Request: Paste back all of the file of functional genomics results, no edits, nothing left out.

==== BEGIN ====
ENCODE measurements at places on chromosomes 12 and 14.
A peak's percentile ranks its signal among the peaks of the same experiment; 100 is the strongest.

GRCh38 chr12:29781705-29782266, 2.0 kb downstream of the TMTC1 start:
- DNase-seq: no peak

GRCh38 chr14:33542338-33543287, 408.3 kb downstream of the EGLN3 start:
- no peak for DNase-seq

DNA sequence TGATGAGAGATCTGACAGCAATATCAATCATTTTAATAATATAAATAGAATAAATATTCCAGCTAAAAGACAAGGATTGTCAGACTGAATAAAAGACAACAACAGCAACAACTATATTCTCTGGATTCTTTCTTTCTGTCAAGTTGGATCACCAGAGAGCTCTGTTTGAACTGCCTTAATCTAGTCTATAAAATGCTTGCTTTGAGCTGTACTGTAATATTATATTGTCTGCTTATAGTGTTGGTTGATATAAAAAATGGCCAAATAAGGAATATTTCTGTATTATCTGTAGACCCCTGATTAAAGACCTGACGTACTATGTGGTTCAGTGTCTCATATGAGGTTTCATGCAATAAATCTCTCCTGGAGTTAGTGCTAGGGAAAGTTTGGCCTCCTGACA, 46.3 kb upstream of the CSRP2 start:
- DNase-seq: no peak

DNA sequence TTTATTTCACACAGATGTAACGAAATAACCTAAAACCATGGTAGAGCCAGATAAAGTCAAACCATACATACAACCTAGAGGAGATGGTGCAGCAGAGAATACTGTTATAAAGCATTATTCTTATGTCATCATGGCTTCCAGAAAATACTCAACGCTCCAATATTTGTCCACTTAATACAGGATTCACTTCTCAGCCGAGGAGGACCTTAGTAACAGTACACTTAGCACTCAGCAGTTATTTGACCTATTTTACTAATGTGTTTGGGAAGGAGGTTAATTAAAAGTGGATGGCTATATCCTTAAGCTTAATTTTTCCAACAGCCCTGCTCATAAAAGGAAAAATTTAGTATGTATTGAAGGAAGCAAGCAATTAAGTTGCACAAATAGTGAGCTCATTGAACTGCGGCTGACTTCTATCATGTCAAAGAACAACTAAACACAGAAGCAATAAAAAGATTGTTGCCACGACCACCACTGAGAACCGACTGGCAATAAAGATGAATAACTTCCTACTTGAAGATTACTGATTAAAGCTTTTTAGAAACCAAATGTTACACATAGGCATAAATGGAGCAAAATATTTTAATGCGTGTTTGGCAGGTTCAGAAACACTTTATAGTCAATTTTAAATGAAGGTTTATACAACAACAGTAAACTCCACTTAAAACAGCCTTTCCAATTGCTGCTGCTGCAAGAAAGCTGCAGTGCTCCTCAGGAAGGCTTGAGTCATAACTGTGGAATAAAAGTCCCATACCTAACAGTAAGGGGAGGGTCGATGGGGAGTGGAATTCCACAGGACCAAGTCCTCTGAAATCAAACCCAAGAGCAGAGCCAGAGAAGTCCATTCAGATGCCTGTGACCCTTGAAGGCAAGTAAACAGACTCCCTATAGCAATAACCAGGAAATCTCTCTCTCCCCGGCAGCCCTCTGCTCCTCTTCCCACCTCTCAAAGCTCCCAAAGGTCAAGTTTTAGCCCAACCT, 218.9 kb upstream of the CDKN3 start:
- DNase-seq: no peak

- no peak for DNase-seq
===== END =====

ENCODE measurements at places on chromosomes 12 and 14.
A peak's percentile ranks its signal among the peaks of the same experiment; 100 is the strongest.

GRCh38 chr12:29781705-29782266, 2.0 kb downstream of the TMTC1 start:
- DNase-seq: no peak

GRCh38 chr14:33542338-33543287, 408.3 kb downstream of the EGLN3 start:
- no peak for DNase-seq

DNA sequence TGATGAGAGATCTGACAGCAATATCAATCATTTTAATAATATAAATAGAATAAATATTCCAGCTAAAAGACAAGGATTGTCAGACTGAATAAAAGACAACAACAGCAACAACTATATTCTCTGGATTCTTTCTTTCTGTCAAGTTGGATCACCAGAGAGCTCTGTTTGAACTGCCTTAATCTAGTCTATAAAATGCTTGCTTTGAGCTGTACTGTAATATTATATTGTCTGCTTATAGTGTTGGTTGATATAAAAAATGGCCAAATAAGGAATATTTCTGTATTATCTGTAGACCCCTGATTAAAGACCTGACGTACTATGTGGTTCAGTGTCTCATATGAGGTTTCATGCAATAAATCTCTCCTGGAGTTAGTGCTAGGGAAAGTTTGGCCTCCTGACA, 46.3 kb upstream of the CSRP2 start:
- DNase-seq: no peak

DNA sequence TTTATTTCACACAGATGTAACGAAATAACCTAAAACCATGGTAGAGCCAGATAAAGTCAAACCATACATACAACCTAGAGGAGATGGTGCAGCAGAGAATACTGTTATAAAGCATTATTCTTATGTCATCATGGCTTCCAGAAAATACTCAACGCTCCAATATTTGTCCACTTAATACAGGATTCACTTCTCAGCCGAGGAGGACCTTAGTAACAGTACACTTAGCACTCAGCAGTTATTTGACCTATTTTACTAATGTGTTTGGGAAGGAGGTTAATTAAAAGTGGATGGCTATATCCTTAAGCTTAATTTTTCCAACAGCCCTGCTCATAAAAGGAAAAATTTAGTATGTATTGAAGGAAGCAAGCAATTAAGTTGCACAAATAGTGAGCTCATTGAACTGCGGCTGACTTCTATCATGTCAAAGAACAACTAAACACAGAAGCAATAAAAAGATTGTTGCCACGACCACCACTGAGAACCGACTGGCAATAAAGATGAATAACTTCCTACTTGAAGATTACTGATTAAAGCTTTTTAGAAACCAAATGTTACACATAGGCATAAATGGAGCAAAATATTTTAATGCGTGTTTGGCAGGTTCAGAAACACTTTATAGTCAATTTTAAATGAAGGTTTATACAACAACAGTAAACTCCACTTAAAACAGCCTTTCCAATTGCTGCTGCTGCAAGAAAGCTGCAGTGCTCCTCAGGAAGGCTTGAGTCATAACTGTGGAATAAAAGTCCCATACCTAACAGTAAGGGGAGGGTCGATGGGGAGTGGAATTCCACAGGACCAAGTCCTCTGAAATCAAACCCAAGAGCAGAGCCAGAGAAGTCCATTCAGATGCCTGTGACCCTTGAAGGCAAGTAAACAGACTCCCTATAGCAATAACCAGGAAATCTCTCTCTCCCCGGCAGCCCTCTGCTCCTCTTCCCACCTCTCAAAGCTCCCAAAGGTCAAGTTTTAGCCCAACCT, 218.9 kb upstream of the CDKN3 start:
- DNase-seq: no peak

- no peak for DNase-seq